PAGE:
MRSA Fact Sheet
Marshall Medical Center in El Dorado County
In 2002, Marshall Medical Center treated its first case of a new strain
of MRSA. Since then, the number of people in the El Dorado County area
affected by this disease has steadily grown. Here you can find important
facts about MRSA, including how to prevent and treat it.
What is MRSA? (Methicillin-Resistant Staphylococcus aureus)
- Staphylococcus aureus, often called ‘staph’ is a bacteria commonly
found on the skin or in the nose of healthy people. It is also found in
- Approximately 30% of people have staph in their noses and do not have any
symptoms. This is called colonization.
- Staph aureus is a common cause of skin infections but can also cause more
serious infections such as infections of surgical wounds, urinary tract
- Methicillin-Resistant Staphylococcus aureus (MRSA) is staph that has become
resistant to commonly used antibiotics.
- About 1% of the population is colonized with MRSA
- MRSA was first seen in England in 1961
- Seen in USA on the east coast in 1975.
- First seen at Marshall in 1986 in a patient infected at a Sacramento hospital
who was then transferred to a local nursing home and from there to Marshall.
- From that time to 2001 we have seen anywhere from zero to 12 cases a year.
Although a few of our cases have been hospital acquired most of them have
been infected prior to coming to Marshall.
- A new strain of MRSA appeared in the USA about 1999 in San Francisco. This
strain is more contagious than the previous strains.
- Marshall began seeing this new strain in 2002.
- Since then the numbers of persons with community acquired MRSA in the Placerville
area has soared resulting in many patients being admitted to Marshall
with MRSA infections.
What is the difference between Hospital Associated (HA) MRSA and Community
Associated (CA) MRSA?
- HA MRSA is found primarily in healthcare facilities and affects mostly
persons who have weakened immune systems, are elderly, receive frequent
courses of antibiotics, and have multiple illnesses and health problems,
and have surgery or catheters.
- Infections can include surgical site, urinary tract, bloodstream, pneumonia
- CA MRSA strains cause infections in otherwise healthy people in the community
and is not related to being in a healthcare facility. Anyone can get it.
- These are primarily infections of the skin but can also include infections
of the bloodstream, urinary tract and a very serious type of pneumonia.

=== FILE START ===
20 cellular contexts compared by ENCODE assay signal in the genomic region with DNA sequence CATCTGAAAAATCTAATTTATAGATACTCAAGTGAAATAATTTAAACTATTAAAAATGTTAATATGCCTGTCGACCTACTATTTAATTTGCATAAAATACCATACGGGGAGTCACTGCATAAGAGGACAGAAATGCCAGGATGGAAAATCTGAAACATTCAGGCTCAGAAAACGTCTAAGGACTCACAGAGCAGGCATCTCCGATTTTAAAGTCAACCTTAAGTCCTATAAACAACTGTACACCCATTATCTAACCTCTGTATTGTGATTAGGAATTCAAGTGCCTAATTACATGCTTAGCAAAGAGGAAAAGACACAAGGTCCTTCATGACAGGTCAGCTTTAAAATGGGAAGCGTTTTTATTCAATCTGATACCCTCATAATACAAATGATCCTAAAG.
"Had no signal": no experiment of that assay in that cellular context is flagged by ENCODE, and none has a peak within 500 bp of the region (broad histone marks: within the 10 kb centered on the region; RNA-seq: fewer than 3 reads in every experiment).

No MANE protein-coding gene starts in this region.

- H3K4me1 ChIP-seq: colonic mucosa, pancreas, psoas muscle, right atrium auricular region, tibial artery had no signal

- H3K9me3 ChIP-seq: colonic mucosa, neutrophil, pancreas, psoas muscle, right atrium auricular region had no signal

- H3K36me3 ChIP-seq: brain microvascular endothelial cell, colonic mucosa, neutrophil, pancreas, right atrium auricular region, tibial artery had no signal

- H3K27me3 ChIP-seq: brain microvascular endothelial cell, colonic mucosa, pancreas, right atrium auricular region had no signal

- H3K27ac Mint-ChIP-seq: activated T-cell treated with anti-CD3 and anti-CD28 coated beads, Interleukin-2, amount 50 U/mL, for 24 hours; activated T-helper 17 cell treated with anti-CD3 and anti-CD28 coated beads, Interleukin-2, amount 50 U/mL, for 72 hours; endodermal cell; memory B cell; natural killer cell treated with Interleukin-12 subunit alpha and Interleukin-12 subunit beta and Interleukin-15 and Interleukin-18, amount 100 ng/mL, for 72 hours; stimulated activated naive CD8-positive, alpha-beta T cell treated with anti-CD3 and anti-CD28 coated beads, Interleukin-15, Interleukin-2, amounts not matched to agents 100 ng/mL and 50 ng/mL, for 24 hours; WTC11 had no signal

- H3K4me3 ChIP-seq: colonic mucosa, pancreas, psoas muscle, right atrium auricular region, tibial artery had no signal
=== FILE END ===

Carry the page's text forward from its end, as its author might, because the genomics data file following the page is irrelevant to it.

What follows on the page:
Some of the skin infections may look like bug bites, boils, abscesses, etc.
Are certain people at increased risk for getting CA MRSA?
- Yes – Although anyone can get MRSA groups at higher risk include:
athletes, military recruits, children, Native Americans, sexually active
gay men, and prisoners.
How is MRSA spread in the community?
- Contaminated hands, close skin-to-skin contact, openings in the skin such
as cuts or abrasions, contaminated items and surfaces, crowded living
conditions, and poor hygiene.
How do you Diagnosis MRSA?
- By doing a culture of the infected site. You cannot tell by looking at
an infection if it is caused by MRSA. .
Can it be Treated?
- Infections of the skin can frequently be treated by your physician with
local wound care but may also require oral antibiotics.
- More serious infections may require hospitalization for intravenous antibiotics.
- Keep hands clean by washing with soap and water or use alcohol hand sanitizers
- Maintain good personal hygiene and a clean environment.
- Keep cuts and scrapes clean and covered with a bandage until healed.
- Avoid contact with other people’s wounds or bandages.
- Avoid sharing personal items such as towels, razors, clothes, etc.
What do we do in the hospital to prevent spread of MRSA?
- Use Contact Precautions for all patients with MRSA including those who
are infected, colonized, or who have a history of MRSA. This requires
that those who come into contact with the patient wear a gown and gloves.
- All healthcare workers are required to clean their hands with soap and
water or alcohol hand sanitizer before entering any patient room and when
leaving the room.
- Housekeeping of all patient rooms daily.
- Education of staff, patients, and visitors.
- A brochure is available for patients and visitors entitled “Living
with MRSA”. Copies are located in the information racks outside
of the hospital cafeteria or can be obtained by calling the Infection
For more information:
Marshall Medical Infection Control Dept (530) 622-1441 ext. 2635